Walking to the subway station one morning this summer I was greeted by the usual contrast of rich, poor, new and old: the broken neon sign of a run-down brothel, a gleaming real estate agents, an old man selling fruit from the back of a trike. Further on a grand concrete building came into sight, the entrance dominated by large red stars, the clear sign of a government building. In front of the stars stood the national flag; majestic when the wind blows, but on this still, muggy August morning it drooped like a deflated balloon.
Outside the building there sat a group of around twenty migrant workers, skin burned dark brown from spending the whole summer working outside.This was the second day in a row that I’d seen them sat there, so I was curious as to what was going on. They looked worried, and from the scene I gathered that they hadn’t been paid for some work they had done, and had come to this place to peacefully protest.
They sat on ragged blankets, leaning against the fencing outside the building, out of luck, out of money and out of hope. Their prematurely wrinkled faces told stories of harsh labour and harsher conditions, poor wages and constant sacrifice to provide some semblance of security for their children.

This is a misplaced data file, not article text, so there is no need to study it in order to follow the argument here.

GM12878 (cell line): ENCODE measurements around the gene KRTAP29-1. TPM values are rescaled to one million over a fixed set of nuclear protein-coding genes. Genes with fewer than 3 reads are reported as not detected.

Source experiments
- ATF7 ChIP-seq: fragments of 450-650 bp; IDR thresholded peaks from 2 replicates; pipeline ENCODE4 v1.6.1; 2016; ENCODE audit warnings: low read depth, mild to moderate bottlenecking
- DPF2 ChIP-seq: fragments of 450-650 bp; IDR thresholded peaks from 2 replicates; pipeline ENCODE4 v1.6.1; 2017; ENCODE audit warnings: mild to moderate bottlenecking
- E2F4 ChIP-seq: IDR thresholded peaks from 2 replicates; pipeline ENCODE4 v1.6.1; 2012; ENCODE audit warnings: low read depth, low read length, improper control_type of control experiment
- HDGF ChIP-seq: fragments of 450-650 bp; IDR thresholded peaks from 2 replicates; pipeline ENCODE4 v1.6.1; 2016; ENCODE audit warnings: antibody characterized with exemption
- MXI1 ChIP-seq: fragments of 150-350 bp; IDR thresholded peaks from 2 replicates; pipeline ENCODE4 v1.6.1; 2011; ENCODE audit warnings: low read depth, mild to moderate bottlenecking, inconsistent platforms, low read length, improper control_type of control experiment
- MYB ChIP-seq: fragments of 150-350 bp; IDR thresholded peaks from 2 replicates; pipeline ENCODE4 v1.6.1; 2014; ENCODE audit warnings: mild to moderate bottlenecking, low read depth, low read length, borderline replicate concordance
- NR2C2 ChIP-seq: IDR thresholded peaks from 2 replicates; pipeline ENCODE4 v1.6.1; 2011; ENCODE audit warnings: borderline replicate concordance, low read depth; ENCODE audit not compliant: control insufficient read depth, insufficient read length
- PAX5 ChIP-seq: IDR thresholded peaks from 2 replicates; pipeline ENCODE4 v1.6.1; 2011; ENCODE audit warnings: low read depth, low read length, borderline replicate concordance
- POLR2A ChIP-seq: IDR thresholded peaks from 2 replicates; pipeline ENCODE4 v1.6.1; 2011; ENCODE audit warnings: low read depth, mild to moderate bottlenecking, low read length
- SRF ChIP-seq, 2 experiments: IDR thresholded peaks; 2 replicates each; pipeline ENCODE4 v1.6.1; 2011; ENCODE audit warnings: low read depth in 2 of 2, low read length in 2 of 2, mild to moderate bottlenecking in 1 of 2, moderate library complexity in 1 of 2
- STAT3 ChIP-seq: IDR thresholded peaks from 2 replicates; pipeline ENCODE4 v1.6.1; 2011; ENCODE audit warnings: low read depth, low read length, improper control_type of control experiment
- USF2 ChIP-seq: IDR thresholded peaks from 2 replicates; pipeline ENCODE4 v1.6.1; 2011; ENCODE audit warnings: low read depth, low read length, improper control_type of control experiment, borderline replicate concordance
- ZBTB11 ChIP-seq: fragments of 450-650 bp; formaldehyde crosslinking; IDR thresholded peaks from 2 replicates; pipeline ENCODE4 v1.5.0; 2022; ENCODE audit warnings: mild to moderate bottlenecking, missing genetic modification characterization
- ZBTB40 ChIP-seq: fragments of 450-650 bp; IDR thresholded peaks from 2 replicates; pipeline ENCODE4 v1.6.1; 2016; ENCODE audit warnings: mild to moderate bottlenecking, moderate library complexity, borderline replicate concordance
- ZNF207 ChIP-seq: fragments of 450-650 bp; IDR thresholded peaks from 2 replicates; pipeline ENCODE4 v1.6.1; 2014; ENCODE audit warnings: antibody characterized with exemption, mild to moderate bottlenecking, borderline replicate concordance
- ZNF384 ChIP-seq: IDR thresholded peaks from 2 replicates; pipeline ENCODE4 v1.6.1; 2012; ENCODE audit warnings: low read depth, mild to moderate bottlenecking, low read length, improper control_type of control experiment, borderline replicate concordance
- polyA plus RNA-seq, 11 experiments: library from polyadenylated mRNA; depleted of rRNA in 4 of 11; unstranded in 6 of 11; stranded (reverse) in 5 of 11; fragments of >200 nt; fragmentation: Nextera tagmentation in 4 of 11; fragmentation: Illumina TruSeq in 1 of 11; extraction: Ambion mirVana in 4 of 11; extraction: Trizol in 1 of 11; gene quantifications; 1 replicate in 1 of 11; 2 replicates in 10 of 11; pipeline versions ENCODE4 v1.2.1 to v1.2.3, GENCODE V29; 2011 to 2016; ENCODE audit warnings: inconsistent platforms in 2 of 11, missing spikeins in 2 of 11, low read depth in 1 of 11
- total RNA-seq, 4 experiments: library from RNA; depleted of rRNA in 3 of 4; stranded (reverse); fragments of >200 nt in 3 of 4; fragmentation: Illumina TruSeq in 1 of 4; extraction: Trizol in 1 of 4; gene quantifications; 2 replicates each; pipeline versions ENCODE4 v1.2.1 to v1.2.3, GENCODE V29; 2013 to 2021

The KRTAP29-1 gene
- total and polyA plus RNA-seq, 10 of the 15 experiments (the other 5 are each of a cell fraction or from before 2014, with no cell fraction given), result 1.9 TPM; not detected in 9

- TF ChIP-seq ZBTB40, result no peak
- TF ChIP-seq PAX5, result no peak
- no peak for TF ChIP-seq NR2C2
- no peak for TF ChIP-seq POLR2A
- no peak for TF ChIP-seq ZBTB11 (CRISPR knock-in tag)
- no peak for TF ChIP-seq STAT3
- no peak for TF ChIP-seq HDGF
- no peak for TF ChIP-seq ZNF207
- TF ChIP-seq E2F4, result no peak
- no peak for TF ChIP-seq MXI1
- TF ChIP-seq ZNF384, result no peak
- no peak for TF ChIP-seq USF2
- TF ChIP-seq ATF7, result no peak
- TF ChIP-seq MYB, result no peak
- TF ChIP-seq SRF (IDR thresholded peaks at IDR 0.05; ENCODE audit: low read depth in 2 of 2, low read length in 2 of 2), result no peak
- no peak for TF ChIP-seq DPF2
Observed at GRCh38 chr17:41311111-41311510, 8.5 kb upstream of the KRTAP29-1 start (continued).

I heard their lungs rattle as they breathed, broken only to hock up piles of blackened mucus or light up cigarettes. They looked at me and other people as we walked past on our way to work. I wonder what went through their mind as we went by: Envy? Resignation? Despair? All three?
On that particular morning the police had arrived. Not to help the migrant workers get their pay, but to shoo them away. Although the workers had only come to peacefully ask for help getting money that was rightfully theirs, there were too many of them in one place. They were causing a scene, and scenes are not tolerated.
The bitter irony that the very government who once upon a time dreamed of equality now fenced out its most vulnerable citizens was, sadly, not lost on me.
Where will they go?
What will they eat?
Nobody cares, as long as it’s not here.